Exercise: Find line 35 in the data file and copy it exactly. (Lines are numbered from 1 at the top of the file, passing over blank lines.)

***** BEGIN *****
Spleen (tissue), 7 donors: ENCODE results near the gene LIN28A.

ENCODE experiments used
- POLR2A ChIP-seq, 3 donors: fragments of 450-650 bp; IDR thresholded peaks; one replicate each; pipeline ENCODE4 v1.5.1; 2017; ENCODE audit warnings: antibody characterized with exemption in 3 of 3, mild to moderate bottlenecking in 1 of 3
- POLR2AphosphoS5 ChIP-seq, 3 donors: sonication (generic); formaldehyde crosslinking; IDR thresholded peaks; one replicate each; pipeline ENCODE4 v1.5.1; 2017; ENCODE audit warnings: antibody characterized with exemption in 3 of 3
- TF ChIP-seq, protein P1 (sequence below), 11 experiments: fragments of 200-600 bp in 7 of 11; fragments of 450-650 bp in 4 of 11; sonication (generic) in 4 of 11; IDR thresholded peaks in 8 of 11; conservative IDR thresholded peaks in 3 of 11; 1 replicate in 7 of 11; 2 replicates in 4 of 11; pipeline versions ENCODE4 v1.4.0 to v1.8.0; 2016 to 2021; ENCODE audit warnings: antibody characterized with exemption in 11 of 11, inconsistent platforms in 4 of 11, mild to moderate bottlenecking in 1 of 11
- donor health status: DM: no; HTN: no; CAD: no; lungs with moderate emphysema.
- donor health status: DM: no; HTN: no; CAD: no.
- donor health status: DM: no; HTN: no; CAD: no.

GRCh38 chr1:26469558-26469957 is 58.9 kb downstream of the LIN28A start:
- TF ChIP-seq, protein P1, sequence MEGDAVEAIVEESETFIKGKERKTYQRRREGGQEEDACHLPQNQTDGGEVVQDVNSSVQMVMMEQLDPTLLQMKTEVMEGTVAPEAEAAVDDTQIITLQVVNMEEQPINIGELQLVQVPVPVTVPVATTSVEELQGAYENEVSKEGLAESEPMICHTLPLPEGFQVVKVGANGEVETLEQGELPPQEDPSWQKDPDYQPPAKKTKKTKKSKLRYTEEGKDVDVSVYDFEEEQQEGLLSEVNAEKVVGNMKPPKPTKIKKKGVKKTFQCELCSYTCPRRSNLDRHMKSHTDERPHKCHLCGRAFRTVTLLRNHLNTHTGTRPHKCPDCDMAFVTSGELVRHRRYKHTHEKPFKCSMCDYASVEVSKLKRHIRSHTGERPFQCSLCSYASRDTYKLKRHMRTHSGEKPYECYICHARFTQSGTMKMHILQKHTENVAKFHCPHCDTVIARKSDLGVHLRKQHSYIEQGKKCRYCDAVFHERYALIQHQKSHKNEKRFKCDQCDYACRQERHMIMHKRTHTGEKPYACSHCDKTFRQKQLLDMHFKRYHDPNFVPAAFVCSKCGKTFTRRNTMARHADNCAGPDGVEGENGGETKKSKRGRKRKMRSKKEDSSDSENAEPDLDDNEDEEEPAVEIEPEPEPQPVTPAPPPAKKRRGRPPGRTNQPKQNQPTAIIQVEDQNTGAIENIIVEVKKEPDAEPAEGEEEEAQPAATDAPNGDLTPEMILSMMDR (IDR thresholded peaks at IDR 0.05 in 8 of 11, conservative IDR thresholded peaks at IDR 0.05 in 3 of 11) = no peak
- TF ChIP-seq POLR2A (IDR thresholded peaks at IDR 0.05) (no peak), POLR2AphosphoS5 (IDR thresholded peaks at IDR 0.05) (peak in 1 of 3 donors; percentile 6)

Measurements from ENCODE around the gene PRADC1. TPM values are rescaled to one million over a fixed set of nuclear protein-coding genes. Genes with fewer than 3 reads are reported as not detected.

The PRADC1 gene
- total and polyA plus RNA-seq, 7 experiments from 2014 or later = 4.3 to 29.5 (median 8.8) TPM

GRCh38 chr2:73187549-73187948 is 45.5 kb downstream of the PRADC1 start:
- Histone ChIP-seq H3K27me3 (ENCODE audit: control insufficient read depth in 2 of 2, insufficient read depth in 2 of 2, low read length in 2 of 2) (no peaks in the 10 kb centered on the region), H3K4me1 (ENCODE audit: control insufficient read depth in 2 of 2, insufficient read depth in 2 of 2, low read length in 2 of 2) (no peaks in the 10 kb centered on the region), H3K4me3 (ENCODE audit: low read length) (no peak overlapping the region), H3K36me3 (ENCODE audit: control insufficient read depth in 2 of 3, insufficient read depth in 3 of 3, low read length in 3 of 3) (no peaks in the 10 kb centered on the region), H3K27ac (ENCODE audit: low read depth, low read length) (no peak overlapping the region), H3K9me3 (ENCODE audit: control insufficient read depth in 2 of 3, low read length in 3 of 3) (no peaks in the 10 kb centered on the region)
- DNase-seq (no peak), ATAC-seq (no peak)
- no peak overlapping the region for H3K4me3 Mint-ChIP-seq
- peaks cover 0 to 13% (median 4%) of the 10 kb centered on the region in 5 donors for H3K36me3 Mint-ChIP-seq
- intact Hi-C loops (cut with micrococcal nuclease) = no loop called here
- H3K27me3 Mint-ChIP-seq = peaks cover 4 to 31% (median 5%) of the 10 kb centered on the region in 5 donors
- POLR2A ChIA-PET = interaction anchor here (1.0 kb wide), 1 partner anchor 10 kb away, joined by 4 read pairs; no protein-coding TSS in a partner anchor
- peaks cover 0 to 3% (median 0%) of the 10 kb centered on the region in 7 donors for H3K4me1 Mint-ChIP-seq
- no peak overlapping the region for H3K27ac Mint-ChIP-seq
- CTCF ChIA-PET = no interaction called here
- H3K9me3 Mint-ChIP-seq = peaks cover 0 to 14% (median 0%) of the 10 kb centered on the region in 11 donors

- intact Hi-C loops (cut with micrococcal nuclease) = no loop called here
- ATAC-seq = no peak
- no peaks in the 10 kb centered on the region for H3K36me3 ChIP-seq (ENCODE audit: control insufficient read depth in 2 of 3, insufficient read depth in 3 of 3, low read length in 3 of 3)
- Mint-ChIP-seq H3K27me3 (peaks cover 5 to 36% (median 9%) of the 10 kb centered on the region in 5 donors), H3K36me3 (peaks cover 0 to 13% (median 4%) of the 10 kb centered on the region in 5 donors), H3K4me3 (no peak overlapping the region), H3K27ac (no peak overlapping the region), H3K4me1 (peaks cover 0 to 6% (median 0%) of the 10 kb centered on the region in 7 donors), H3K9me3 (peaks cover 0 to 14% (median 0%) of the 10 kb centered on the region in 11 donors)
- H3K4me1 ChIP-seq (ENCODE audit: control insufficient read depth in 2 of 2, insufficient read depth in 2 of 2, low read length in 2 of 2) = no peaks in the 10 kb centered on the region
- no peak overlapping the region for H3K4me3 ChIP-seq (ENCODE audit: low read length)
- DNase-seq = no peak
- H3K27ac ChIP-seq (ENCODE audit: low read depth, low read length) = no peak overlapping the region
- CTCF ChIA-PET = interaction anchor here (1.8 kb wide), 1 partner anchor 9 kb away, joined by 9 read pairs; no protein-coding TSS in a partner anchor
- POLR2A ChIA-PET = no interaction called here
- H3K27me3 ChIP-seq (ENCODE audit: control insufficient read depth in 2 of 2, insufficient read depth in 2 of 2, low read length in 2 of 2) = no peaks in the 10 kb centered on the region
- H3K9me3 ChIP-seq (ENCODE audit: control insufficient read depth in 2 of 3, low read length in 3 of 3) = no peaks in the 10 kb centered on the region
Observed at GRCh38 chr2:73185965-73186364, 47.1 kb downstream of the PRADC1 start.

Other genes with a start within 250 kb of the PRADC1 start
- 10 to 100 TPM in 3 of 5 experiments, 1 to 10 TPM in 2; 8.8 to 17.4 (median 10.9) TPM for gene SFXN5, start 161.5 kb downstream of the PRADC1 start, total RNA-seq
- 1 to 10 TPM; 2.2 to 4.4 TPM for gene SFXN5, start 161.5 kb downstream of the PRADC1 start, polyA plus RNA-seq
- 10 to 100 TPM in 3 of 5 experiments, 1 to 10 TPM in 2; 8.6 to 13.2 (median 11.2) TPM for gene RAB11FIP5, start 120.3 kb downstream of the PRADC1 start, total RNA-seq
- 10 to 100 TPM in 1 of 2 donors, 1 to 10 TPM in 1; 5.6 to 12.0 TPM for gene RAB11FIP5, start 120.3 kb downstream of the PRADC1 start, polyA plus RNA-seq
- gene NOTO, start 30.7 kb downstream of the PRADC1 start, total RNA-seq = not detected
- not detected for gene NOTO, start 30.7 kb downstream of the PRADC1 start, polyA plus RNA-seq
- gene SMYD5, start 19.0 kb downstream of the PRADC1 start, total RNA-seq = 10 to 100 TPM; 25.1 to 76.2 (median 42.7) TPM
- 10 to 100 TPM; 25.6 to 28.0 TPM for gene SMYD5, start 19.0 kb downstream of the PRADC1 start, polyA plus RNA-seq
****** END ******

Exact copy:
- CTCF ChIA-PET = interaction anchor here (1.8 kb wide), 1 partner anchor 9 kb away, joined by 9 read pairs; no protein-coding TSS in a partner anchor